In principle, there are many ways of creating a null mutation, including, but not limited to: (i) deleting the entire gene; (ii) deleting a critical protein-coding sequence; and (iii) deleting a transcription regulatory sequence. Null mutations may also occur if the mutation affects splicing, mRNA stability, etc. Also, insertions or substitutions that alter the reading frame or introduce premature stop codons may cause null mutations.
From the restriction map shown in FIG. 1, one way of making a targeted, transgenic construct that would introduce a null mutation in the VEGF-B gene is by deleting a restriction fragment. Insertion of PTK neo into the “B” site in exon 1 likely creates a null mutation. From a more detailed restriction map, FIG. 3, other strategies may be devised. For example, deletions of any of exons 1, 2, 3, 4, or 5, and deletions of a combinations of more than one exon can also be devised.
Another method for producing a null mutant involves deleting those regions involved in receptor binding. For both PDGF and VEGF, structural information regarding receptor binding exists and is known in the art. That information can be used to delete related portions of the VEGF-B gene to create a null allele. Likewise, VEGF-B binding to receptor Flt-1 and methods for identifying VEGF-B analogs that bind to receptor Flt-1 are discussed in copending U.S. application Ser. No. 60/033,697, filed Dec. 21, 1996, specifically incorporated herein by reference. That information can be used to generate null alleles for VEGF-B as well.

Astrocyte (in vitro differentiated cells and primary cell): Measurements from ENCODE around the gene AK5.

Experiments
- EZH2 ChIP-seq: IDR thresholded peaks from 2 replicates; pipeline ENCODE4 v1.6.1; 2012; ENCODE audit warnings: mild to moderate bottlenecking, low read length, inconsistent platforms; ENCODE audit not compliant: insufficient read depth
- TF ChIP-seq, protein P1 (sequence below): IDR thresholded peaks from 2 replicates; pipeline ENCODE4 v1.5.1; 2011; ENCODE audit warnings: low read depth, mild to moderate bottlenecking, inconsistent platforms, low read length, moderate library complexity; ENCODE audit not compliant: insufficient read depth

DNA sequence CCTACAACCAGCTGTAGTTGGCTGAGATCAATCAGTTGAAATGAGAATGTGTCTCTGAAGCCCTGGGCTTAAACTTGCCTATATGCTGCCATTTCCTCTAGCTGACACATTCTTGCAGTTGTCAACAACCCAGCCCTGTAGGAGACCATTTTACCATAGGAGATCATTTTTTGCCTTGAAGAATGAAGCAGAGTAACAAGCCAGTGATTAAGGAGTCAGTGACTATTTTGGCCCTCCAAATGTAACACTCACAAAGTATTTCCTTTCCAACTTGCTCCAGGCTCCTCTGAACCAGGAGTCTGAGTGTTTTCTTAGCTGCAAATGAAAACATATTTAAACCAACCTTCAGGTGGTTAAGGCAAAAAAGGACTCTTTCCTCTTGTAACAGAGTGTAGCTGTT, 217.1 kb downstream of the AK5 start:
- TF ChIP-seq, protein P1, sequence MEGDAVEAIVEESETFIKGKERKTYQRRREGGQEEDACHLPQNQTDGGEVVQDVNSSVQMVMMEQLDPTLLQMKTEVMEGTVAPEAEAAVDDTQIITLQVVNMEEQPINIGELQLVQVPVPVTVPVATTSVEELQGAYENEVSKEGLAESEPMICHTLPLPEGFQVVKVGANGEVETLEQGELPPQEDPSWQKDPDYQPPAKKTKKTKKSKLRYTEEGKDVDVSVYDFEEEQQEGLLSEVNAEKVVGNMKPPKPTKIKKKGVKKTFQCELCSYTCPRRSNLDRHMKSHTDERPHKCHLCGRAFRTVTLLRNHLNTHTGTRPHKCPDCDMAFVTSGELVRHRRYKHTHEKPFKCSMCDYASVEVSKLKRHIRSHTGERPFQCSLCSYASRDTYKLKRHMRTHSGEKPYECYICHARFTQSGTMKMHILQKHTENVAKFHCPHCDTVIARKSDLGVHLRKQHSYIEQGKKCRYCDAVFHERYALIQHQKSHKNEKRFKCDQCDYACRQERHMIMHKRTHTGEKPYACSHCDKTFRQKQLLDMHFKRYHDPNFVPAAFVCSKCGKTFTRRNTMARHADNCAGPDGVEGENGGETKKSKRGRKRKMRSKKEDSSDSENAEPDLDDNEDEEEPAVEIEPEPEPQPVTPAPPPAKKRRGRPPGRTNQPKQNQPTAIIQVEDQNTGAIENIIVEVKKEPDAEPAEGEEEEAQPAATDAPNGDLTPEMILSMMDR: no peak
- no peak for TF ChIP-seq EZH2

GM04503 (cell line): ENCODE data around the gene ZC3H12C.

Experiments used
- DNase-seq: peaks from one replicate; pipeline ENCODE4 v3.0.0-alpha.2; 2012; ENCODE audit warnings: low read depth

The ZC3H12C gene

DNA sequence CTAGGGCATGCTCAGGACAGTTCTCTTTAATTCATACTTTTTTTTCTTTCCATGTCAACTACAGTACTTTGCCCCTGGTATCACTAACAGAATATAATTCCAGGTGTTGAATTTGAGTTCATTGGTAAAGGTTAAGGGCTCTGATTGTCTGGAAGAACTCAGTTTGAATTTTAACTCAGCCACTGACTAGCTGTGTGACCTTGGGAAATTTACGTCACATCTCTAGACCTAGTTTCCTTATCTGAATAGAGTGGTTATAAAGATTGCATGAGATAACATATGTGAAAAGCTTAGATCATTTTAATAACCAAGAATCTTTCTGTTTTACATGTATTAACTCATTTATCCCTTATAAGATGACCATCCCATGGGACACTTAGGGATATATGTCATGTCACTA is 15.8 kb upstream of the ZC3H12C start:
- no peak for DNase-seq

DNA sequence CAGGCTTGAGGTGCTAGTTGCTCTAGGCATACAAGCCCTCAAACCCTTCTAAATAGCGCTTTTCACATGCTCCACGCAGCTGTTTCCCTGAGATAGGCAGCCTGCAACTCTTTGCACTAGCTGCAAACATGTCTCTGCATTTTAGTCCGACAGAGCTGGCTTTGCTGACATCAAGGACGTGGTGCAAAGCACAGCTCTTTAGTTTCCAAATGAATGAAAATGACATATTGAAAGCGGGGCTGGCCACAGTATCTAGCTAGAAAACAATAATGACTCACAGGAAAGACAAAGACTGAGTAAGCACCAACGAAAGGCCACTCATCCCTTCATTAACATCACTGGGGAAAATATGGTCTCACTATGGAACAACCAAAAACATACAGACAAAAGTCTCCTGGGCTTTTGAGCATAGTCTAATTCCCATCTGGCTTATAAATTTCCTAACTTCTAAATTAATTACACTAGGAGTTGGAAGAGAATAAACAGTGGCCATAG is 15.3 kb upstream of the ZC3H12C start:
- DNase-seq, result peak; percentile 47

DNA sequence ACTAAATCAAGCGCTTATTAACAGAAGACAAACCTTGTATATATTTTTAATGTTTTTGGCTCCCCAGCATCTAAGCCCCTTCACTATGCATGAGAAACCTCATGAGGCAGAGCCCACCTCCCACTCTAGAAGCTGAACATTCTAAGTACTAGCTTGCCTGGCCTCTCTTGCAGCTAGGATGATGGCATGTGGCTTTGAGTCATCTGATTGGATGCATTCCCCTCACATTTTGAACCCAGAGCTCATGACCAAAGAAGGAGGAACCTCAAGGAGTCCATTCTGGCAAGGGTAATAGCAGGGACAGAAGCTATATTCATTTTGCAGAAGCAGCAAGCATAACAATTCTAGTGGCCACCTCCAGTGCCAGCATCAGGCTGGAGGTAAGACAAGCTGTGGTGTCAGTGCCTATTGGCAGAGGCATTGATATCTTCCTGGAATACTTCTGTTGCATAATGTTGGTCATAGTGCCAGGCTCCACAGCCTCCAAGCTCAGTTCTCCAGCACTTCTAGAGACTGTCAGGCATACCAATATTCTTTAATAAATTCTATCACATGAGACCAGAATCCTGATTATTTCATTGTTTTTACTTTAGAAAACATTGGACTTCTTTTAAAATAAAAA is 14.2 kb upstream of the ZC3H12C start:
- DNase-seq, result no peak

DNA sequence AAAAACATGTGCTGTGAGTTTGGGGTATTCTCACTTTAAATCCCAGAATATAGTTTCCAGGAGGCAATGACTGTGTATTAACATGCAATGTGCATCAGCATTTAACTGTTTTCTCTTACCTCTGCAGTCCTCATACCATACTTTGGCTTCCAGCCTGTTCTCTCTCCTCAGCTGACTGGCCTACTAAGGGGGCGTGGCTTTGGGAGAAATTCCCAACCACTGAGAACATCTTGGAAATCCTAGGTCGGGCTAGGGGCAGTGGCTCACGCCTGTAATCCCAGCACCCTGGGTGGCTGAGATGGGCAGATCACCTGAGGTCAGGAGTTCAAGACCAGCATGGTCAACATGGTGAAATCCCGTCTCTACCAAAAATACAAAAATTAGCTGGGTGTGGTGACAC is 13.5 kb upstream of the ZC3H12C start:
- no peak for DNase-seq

From the discussion above, one skilled in the art will appreciate that a number of techniques known in the art can be used to design null alleles for VEGF-B. The invention, therefore, is not limited to the specifically exemplified deletion in generating a transgenic animal bearing a null allele of VEGF-B.
In one embodiment of the invention, seven out of the eight cysteine residues in the amino terminal domain of VEGF-B were removed. This deletion disrupts three intramolecular disulfide bonds as well as two intermolecular disulfide bonds used for covalent dimerization of the mature VEGF-B molecule. To do this, a 330 bp SpeI-KpnI fragment was deleted. The fragment contains part of exon 3 and the whole of exon 4. Specifically, 33 amino acids encoded by the 3′ part of exon 3 and all 24 amino acids of exon 4 were deleted. The generated VEGF-B protein from the targeted allele is nonfunctional as it lacks these critical amino acids and the allele is a null allele.
The starting materials for the generation of a recombinant transgenic vector lacking the SpeI/KpnI fragment of VEGF-B was a 10 kb NotI/HindIII fragment from λ-clone 10, subcloned into plasmid pBluescript™ (Stratagene) (construct A), and a 1.7 kb pPGK-neo cassette (Sibilia, M. Science 269:234-238 (1995)) cloned into pBluescript (construct B). A schematic of constructs A-E is found in FIG. 4.